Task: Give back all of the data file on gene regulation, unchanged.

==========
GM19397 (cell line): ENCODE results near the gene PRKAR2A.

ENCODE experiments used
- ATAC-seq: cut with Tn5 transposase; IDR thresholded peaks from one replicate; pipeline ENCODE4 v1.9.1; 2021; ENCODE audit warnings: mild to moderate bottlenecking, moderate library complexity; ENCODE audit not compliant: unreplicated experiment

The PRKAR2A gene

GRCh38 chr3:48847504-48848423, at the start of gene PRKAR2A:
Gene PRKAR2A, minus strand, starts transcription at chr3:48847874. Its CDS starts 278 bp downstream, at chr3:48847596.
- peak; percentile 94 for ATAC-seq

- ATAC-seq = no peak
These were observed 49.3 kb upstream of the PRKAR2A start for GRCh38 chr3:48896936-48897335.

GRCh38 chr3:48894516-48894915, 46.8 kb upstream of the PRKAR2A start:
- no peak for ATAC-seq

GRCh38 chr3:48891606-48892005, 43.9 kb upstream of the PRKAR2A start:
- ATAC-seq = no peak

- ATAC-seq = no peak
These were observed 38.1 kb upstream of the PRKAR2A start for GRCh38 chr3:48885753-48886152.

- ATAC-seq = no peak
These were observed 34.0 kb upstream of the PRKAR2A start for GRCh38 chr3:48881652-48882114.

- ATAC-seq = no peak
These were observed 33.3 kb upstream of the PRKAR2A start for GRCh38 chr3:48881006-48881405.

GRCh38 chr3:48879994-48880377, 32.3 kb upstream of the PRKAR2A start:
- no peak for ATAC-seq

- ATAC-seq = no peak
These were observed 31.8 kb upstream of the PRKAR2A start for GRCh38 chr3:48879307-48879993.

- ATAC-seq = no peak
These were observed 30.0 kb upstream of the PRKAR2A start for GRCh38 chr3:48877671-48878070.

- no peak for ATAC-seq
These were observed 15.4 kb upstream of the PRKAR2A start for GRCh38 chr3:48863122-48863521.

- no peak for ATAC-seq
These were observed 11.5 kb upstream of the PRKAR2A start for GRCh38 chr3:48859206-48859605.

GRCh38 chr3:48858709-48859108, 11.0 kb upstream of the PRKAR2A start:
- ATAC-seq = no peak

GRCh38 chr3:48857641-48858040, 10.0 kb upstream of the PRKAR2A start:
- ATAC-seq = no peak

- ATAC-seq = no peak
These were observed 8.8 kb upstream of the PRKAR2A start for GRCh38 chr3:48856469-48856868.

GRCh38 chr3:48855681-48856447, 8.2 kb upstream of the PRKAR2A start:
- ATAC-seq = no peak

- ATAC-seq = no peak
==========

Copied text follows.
GM19397 (cell line): ENCODE results near the gene PRKAR2A.

ENCODE experiments used
- ATAC-seq: cut with Tn5 transposase; IDR thresholded peaks from one replicate; pipeline ENCODE4 v1.9.1; 2021; ENCODE audit warnings: mild to moderate bottlenecking, moderate library complexity; ENCODE audit not compliant: unreplicated experiment

The PRKAR2A gene

GRCh38 chr3:48847504-48848423, at the start of gene PRKAR2A:
Gene PRKAR2A, minus strand, starts transcription at chr3:48847874. Its CDS starts 278 bp downstream, at chr3:48847596.
- peak; percentile 94 for ATAC-seq

- ATAC-seq = no peak
These were observed 49.3 kb upstream of the PRKAR2A start for GRCh38 chr3:48896936-48897335.

GRCh38 chr3:48894516-48894915, 46.8 kb upstream of the PRKAR2A start:
- no peak for ATAC-seq

GRCh38 chr3:48891606-48892005, 43.9 kb upstream of the PRKAR2A start:
- ATAC-seq = no peak

- ATAC-seq = no peak
These were observed 38.1 kb upstream of the PRKAR2A start for GRCh38 chr3:48885753-48886152.

- ATAC-seq = no peak
These were observed 34.0 kb upstream of the PRKAR2A start for GRCh38 chr3:48881652-48882114.

- ATAC-seq = no peak
These were observed 33.3 kb upstream of the PRKAR2A start for GRCh38 chr3:48881006-48881405.

GRCh38 chr3:48879994-48880377, 32.3 kb upstream of the PRKAR2A start:
- no peak for ATAC-seq

- ATAC-seq = no peak
These were observed 31.8 kb upstream of the PRKAR2A start for GRCh38 chr3:48879307-48879993.

- ATAC-seq = no peak
These were observed 30.0 kb upstream of the PRKAR2A start for GRCh38 chr3:48877671-48878070.

- no peak for ATAC-seq
These were observed 15.4 kb upstream of the PRKAR2A start for GRCh38 chr3:48863122-48863521.

- no peak for ATAC-seq
These were observed 11.5 kb upstream of the PRKAR2A start for GRCh38 chr3:48859206-48859605.

GRCh38 chr3:48858709-48859108, 11.0 kb upstream of the PRKAR2A start:
- ATAC-seq = no peak

GRCh38 chr3:48857641-48858040, 10.0 kb upstream of the PRKAR2A start:
- ATAC-seq = no peak

- ATAC-seq = no peak
These were observed 8.8 kb upstream of the PRKAR2A start for GRCh38 chr3:48856469-48856868.

GRCh38 chr3:48855681-48856447, 8.2 kb upstream of the PRKAR2A start:
- ATAC-seq = no peak

- ATAC-seq = no peak